Master’s graduate becomes first UP recipient of Wenner-Gren anthropology fellowship

Posted on May 16, 2024

This autum graduation season, Gwaha Madwatte has two achievements to celebrate: obtaining a master’s in Anthropology from the University of Pretoria’s (UP) Faculty of Humanities and becoming the first UP recipient of the Wenner-Gren Wadsworth African Fellowship.

The $20 000 (about R373 000) fellowship provides funding for African students pursuing a PhD; the students also receive international-level training in anthropology.

“I am still in shock,” says Madwatte, who hails from Nigeria’s Adamawa State. “I am still processing the fact that I have been awarded this prestigious scholarship, and being the first at UP makes it even more mind-blowing. It is such an honour and privilege to walk the path of many great anthropologists who have been recipients of this stellar award.”

Madwatte adds that the award has opened up “a world of unimaginable possibilities”.

His academic journey is not a conventional one. Madwatte started off as a scientist, having completed a Bachelor of Science in Natural and Environmental Sciences at the American University of Nigeria. Afterwards, while working as a research assistant, he met a medical anthropologist who inspired him to look at public health and health systems research from a social science perspective.

“Social science research produces rich contextual data, especially anthropological research,” he explains. “This led to my decision to do an honours in Anthropology at the University of Western Cape in Cape Town, in 2020. I was sponsored by the Mandela Rhodes Foundation. My honours research explored the extent to which capitalism influenced the experiences of healthcare workers during the COVID-19 pandemic. I took it a step further during my master’s, which was funded by the Mastercard Foundation Scholars Programme at UP; my research explored healthcare workers’ duty to care and the praxis of ethics.”

In his thesis (titled ‘A praxis of policy: Negotiating the ethics of a duty to care among healthcare workers in Gauteng, South Africa’), which was supervised by Professor Fraser McNeill, Madwatte explored the self-image that biomedical and nursing practices have portrayed over the years, which is one of strict adherence to protocol and ethics. He argues that these professions pride themselves on rigid ethical codes that inform their practice yet that fail to provide a habitat for those codes to be enacted in reality.

“My work focused on healthcare workers’ praxis of biomedical ethics in a healthcare system that has been ravaged by structural challenges evidenced by poor management, and shortages of biomedical supplies, staff and equipment,” Madwatte says.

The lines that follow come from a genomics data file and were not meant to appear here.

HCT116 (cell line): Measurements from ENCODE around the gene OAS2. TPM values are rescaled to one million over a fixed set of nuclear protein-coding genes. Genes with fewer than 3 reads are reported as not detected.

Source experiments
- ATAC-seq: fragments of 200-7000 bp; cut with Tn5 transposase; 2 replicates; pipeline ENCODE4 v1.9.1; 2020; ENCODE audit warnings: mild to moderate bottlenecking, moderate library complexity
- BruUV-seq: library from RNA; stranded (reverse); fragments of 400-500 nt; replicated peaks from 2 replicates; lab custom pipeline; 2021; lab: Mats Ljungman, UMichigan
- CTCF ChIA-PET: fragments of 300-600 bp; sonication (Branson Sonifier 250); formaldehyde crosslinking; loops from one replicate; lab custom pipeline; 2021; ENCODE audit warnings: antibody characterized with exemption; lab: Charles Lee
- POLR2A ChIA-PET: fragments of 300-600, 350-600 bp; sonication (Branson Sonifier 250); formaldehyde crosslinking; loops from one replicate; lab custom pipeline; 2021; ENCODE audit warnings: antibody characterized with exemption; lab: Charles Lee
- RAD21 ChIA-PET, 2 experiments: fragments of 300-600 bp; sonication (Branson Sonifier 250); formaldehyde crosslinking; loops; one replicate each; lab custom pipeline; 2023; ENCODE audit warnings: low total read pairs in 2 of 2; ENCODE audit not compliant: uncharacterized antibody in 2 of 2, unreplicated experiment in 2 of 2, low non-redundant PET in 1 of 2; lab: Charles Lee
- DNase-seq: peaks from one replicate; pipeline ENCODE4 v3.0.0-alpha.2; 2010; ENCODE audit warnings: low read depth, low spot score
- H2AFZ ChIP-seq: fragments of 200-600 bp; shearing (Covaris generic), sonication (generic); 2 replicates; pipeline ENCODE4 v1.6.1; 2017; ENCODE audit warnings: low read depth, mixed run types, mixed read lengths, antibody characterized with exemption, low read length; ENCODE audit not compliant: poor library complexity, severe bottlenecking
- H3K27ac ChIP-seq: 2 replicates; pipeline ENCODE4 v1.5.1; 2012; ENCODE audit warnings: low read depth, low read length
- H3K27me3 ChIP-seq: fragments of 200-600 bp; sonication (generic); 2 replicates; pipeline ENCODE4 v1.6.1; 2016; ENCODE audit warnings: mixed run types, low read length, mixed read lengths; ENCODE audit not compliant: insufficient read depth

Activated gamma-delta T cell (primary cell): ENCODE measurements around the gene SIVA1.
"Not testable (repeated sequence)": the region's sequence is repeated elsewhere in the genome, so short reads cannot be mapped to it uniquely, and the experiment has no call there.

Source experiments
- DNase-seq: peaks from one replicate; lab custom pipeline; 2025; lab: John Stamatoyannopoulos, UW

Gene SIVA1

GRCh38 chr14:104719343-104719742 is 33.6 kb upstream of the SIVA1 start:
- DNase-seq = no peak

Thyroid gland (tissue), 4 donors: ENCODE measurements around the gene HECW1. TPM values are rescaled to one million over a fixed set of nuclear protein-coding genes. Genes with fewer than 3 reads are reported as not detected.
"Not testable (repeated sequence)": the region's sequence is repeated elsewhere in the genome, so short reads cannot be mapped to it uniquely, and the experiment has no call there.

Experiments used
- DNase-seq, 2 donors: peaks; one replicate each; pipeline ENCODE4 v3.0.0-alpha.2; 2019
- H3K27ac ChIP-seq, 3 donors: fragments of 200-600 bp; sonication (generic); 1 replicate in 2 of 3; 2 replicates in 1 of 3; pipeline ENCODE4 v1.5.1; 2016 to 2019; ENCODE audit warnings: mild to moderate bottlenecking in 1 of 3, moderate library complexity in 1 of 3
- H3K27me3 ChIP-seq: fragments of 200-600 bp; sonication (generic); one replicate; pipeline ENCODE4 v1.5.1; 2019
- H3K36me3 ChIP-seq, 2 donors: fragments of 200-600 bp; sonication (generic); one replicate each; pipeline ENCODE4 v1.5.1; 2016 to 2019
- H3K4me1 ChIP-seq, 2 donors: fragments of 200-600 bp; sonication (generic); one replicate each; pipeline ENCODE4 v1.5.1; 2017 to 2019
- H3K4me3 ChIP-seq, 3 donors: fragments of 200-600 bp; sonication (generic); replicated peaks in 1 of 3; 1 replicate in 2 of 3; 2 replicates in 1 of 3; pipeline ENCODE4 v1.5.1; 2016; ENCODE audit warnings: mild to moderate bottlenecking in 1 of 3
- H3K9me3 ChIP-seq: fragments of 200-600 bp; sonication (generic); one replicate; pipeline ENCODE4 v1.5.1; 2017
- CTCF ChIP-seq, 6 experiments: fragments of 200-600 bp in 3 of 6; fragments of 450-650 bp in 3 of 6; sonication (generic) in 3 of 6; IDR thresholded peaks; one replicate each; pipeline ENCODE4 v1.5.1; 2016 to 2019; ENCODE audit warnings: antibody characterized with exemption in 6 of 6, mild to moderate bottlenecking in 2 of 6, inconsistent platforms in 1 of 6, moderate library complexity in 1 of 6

Within the context of these challenges, his research explored the practical rationalities of everyday decision-making to ensure that care is achieved.

“My findings showed the contextual and ever-changing nature of ethics,” Madwatte explains. “It became clear to me that for care to be achieved, certain practices that involve improvisation and negotiation are inevitable, given the working conditions of healthcare workers.”

According to his findings, healthcare workers often have to localise ethical codes as they improvise and negotiate in order to get patients to a healthy state.

“I found that while the actions of healthcare professionals may appear unethical from the bioethical fundamentalist’s viewpoint, healthcare workers mostly perceive such situations less as a deviation from pedagogical bioethics but as a praxis of them.”

He adds that interestingly, despite the rigid ethical code, no two healthcare workers practise ethics in one way. Yet despite this multiplicity, the practice of ethics is not fragmented, but hangs together through the outcome it produces: healthy patients.

“My work amplified the voices of the many superheroes in hospitals who continue to strive to provide care regardless of working conditions,” Madwatte says. “It emphasised the need for the fundamental bioethicist and health policymaker  to consider the local worlds in which patients and practitioners live, worlds that involve inadequate distributions of resources, as this impacts the praxis of ethics.”

Madwatte is now focusing on making progress on his PhD thesis on hospital process, patient autonomy and the logic of care. He looks forward to immersing himself in intellectual spaces that will create opportunities for growth as a young academic.

“We’ll see what the future holds,” he says. “I believe there are boundless possibilities that will come my way. While I wait, I plan to take it one day at a time, making today matter.”

- Author Mmaradikesa Prudance Minyuku

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